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Confederate LIcense Plate

License Plates and Signs: What the Supreme Court Said

Faith and Freedom with Liberty Counsel’s Mat Staver and BarbWire’s Matt Barber… An 11-minute weekday radio program discussing hot topics in the area of religious liberty, the sanctity of human life and the family.

The Supreme Court got it right on one case, but on another case, involving license plates, got it wrong.

Mat Staver: Matt, the Supreme Court just released two different cases, one is the so-called town of Greece, this is a town that had a sign ordinance that prohibited churches from displaying certain kinds of messages. And they ultimately won at the Federal Court of Appeals and the Supreme Court unanimously reversed it saying no, this sign ordinance is unconstitutional.

And on the other hand, there’s another case from the Supreme Court coming out of Texas, and it’s regarding the Confederate flag on the license plate. The Texas authorities rejected it, and the case went up to the United States Supreme Court. The argument was that private speech on public property.

And the Supreme Court said , no, that it’s government speech and that government doesn’t have to be forced to speak, and therefore denied the right of that group to have the Confederate flag…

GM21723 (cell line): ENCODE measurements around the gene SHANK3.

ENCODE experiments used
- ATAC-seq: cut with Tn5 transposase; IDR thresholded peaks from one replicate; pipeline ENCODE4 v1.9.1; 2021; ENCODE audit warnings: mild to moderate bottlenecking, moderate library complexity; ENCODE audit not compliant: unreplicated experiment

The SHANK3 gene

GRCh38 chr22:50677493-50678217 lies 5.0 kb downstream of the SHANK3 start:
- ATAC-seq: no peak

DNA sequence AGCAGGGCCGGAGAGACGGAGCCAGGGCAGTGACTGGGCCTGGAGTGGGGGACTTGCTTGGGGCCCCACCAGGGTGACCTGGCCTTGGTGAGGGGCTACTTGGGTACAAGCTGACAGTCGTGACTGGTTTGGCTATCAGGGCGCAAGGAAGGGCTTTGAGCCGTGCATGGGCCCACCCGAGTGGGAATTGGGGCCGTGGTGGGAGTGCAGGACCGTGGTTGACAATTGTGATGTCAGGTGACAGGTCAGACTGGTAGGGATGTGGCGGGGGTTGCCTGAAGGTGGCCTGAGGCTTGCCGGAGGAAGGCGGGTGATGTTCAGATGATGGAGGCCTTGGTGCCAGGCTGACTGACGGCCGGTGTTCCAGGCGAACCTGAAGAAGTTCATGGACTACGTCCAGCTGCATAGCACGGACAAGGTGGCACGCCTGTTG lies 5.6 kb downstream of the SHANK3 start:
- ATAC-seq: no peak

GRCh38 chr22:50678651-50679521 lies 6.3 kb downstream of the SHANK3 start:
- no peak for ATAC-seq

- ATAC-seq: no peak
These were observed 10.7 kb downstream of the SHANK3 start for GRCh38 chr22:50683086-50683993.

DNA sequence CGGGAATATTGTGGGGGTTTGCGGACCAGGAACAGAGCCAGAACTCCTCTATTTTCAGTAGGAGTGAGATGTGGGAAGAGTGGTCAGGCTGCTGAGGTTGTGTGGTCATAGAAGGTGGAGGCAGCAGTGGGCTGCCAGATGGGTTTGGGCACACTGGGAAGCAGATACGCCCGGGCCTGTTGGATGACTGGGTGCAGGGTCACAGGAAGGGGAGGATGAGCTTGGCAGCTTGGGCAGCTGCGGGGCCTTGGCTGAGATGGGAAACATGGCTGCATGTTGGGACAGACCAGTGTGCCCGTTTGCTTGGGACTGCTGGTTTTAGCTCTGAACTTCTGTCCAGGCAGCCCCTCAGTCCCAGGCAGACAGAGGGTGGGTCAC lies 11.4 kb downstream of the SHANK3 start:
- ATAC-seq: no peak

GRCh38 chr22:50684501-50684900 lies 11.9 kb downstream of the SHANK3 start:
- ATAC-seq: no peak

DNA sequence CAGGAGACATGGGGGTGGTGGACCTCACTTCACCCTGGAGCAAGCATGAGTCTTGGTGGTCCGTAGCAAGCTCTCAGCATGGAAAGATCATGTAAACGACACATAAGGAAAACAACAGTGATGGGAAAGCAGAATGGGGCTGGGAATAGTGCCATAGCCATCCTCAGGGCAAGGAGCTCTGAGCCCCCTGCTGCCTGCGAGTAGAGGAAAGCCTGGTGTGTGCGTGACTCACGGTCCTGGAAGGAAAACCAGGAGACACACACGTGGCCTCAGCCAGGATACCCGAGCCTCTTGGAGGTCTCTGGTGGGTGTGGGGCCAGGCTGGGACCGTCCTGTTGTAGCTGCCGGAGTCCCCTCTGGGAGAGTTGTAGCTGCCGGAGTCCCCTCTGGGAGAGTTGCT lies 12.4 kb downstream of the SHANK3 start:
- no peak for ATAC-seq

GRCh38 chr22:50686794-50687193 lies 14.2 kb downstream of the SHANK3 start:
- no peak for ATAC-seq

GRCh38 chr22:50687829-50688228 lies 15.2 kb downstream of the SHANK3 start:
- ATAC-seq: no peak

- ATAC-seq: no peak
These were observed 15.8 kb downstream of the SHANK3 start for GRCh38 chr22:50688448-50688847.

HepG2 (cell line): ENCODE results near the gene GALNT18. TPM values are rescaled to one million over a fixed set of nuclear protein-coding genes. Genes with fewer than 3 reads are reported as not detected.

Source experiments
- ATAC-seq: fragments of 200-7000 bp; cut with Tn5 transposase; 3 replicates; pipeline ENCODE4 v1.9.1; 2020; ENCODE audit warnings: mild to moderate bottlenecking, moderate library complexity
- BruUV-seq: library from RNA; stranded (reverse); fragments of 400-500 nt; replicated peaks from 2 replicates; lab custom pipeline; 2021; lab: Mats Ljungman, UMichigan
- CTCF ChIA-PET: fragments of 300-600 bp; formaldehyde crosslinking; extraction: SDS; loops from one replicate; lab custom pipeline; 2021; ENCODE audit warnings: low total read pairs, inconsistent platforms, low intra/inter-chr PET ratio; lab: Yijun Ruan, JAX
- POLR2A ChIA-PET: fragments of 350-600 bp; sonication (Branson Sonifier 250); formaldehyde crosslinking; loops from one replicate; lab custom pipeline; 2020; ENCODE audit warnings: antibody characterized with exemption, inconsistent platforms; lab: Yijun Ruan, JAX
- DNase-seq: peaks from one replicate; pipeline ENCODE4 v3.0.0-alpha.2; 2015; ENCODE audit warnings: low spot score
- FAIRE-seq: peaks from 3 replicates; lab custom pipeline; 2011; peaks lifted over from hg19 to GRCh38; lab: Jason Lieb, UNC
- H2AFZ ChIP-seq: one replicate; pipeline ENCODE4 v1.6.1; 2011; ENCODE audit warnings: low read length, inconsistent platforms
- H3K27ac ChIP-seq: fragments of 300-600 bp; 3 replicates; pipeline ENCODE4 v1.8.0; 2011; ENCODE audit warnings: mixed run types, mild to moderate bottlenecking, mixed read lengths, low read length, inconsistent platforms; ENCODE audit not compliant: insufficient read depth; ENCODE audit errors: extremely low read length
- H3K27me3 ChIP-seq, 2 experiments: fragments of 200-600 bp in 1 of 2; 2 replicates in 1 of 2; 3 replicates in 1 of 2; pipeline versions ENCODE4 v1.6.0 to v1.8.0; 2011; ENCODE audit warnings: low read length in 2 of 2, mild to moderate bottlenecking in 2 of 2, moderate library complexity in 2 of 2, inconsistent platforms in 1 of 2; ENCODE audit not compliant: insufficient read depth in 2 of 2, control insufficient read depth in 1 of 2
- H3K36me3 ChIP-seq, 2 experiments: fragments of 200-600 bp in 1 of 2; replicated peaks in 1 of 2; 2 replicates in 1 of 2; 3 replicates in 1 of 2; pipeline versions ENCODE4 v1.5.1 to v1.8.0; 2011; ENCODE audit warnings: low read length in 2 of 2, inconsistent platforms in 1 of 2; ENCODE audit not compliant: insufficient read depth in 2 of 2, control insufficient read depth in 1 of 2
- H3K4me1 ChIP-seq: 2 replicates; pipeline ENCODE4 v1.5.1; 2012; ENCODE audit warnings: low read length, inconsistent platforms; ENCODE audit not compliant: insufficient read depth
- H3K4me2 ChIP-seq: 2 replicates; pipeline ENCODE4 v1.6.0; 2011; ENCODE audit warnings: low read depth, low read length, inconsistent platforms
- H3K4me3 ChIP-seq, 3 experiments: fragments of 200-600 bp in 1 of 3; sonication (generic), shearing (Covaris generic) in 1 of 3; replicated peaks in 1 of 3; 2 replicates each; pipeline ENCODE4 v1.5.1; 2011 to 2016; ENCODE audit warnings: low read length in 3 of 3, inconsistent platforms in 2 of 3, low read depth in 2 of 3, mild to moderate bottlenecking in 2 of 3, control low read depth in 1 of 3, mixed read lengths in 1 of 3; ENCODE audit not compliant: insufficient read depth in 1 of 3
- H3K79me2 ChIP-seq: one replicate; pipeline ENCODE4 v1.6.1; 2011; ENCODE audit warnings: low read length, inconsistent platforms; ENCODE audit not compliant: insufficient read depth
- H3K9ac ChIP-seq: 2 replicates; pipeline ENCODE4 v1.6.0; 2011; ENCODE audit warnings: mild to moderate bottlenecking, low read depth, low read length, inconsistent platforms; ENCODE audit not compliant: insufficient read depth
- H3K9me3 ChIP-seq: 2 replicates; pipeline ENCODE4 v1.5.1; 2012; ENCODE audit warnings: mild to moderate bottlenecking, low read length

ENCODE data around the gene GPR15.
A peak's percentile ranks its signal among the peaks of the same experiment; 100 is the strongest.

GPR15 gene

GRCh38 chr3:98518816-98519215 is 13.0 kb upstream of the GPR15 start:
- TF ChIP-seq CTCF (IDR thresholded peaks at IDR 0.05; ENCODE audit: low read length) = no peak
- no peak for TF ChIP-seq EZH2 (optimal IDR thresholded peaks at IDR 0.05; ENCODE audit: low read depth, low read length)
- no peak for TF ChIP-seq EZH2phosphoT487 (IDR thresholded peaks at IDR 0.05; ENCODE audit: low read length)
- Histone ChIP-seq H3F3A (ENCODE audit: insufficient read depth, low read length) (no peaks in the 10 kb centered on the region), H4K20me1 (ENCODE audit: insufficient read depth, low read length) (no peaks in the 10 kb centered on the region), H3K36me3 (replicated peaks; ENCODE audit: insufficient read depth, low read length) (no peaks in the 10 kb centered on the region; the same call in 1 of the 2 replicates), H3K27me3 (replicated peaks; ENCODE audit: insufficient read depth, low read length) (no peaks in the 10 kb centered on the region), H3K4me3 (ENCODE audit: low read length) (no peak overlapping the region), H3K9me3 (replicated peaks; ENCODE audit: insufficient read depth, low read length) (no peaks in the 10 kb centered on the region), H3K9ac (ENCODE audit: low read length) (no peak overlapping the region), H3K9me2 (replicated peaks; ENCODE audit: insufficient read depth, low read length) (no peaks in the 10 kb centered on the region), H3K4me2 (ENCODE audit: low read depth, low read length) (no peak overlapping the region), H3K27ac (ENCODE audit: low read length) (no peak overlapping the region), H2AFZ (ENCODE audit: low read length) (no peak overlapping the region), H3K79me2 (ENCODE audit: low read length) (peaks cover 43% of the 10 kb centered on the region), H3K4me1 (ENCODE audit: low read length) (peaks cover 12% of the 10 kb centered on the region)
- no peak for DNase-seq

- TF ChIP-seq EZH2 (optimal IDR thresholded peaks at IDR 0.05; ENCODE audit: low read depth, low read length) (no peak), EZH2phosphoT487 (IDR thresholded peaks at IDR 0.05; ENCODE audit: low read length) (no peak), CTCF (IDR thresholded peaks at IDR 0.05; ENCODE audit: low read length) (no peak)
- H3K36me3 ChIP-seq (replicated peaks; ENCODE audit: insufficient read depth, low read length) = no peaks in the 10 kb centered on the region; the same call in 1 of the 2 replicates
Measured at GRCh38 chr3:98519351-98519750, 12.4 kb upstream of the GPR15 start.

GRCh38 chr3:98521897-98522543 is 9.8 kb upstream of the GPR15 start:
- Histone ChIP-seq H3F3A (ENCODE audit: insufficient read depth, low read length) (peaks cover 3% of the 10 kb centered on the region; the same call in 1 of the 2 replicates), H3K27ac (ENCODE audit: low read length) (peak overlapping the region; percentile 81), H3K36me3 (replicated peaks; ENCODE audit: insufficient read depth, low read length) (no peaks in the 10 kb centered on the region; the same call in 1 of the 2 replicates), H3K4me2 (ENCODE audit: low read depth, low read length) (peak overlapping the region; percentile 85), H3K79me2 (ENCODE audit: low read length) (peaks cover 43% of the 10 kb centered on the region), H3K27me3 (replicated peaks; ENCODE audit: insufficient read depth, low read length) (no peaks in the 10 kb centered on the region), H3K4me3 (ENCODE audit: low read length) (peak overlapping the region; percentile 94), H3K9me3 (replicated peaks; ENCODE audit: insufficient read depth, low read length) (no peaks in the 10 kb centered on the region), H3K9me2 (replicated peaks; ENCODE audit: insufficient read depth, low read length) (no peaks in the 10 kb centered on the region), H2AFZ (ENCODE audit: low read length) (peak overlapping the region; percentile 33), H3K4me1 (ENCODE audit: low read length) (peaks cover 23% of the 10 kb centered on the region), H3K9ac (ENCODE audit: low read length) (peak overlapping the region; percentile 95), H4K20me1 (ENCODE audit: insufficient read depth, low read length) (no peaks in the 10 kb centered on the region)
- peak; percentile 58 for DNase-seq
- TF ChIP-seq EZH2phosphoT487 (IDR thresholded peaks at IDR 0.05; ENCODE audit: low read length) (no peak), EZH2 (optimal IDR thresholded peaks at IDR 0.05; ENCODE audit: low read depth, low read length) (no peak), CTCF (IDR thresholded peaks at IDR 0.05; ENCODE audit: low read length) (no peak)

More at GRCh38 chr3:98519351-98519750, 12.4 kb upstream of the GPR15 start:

The question is did they get it right as to whether this is government speech versus private speech?

Matt Barber: The good news is that the Supreme Court overturned the Ninth Court Circuit of Appeals decision, which based its opinion on the fact that the town of Gilbert, outside of Phoenix, did have an “illicit motive” or desire “to suppress certain ideas” when it placed certain tighter restrictions on church signs than on business or political signs.

And the high court disagreed with that and found that the sign ordinance was content based and that they had singled out, Mat,  and discriminated via viewpoint against churches who wanted to put up signs, road signs and so forth.

And that these churches were being singled out and targeted.



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